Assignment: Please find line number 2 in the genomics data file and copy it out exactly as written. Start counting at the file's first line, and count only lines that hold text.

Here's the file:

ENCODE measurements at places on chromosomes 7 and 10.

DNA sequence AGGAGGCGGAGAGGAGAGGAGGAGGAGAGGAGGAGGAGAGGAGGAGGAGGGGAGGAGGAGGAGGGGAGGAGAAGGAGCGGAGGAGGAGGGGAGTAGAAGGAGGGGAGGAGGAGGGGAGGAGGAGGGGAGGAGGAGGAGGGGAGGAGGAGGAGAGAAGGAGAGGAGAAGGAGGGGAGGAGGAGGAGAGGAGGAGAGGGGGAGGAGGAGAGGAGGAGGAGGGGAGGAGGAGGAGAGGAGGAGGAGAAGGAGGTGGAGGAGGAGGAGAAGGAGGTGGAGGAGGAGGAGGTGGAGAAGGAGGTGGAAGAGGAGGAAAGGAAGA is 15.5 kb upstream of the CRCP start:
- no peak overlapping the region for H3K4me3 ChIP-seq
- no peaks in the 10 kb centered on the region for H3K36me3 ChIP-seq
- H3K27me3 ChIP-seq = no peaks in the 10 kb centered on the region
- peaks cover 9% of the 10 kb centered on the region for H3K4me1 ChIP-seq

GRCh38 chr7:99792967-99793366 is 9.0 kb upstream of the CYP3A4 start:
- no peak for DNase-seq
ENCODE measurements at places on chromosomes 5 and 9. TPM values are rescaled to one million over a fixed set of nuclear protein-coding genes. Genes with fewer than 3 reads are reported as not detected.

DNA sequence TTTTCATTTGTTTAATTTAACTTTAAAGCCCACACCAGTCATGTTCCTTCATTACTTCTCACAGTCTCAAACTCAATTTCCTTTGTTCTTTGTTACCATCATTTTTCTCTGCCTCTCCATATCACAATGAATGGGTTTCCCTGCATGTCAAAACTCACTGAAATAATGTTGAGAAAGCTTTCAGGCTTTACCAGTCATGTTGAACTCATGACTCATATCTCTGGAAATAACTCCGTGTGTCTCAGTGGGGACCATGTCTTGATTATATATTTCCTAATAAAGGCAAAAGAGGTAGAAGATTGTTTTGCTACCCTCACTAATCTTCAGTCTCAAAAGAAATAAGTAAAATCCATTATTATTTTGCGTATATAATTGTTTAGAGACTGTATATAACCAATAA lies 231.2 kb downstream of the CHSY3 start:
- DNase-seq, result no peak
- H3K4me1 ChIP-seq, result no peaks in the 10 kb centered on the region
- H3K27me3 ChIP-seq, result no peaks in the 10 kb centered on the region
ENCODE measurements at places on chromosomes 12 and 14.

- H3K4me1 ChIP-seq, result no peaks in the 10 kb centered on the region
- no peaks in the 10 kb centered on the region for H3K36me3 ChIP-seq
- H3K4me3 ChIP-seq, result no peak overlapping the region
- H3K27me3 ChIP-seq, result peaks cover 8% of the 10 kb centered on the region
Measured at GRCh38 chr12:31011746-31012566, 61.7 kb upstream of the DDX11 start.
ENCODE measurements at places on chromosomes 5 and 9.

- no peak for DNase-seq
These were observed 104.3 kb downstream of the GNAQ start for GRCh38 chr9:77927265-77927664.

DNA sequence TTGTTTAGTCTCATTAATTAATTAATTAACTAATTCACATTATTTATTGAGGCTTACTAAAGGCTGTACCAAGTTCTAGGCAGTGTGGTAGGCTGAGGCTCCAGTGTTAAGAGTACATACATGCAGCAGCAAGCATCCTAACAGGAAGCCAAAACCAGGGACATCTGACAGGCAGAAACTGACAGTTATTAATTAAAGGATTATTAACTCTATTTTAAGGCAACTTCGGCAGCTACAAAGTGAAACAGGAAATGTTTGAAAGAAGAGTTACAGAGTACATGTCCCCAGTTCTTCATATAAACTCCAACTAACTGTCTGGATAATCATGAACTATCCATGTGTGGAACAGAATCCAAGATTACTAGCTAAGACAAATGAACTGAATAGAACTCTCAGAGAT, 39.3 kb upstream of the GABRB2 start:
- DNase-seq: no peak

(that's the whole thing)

DNA sequence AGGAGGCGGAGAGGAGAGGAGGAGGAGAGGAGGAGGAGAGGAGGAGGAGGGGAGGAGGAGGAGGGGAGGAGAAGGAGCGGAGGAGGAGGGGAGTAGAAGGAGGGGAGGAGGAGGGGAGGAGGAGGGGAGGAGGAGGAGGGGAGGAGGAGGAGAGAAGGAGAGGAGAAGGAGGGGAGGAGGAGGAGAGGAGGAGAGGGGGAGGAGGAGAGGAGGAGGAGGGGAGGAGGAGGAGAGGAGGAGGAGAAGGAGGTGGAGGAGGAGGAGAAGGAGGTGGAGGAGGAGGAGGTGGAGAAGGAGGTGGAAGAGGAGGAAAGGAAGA is 15.5 kb upstream of the CRCP start: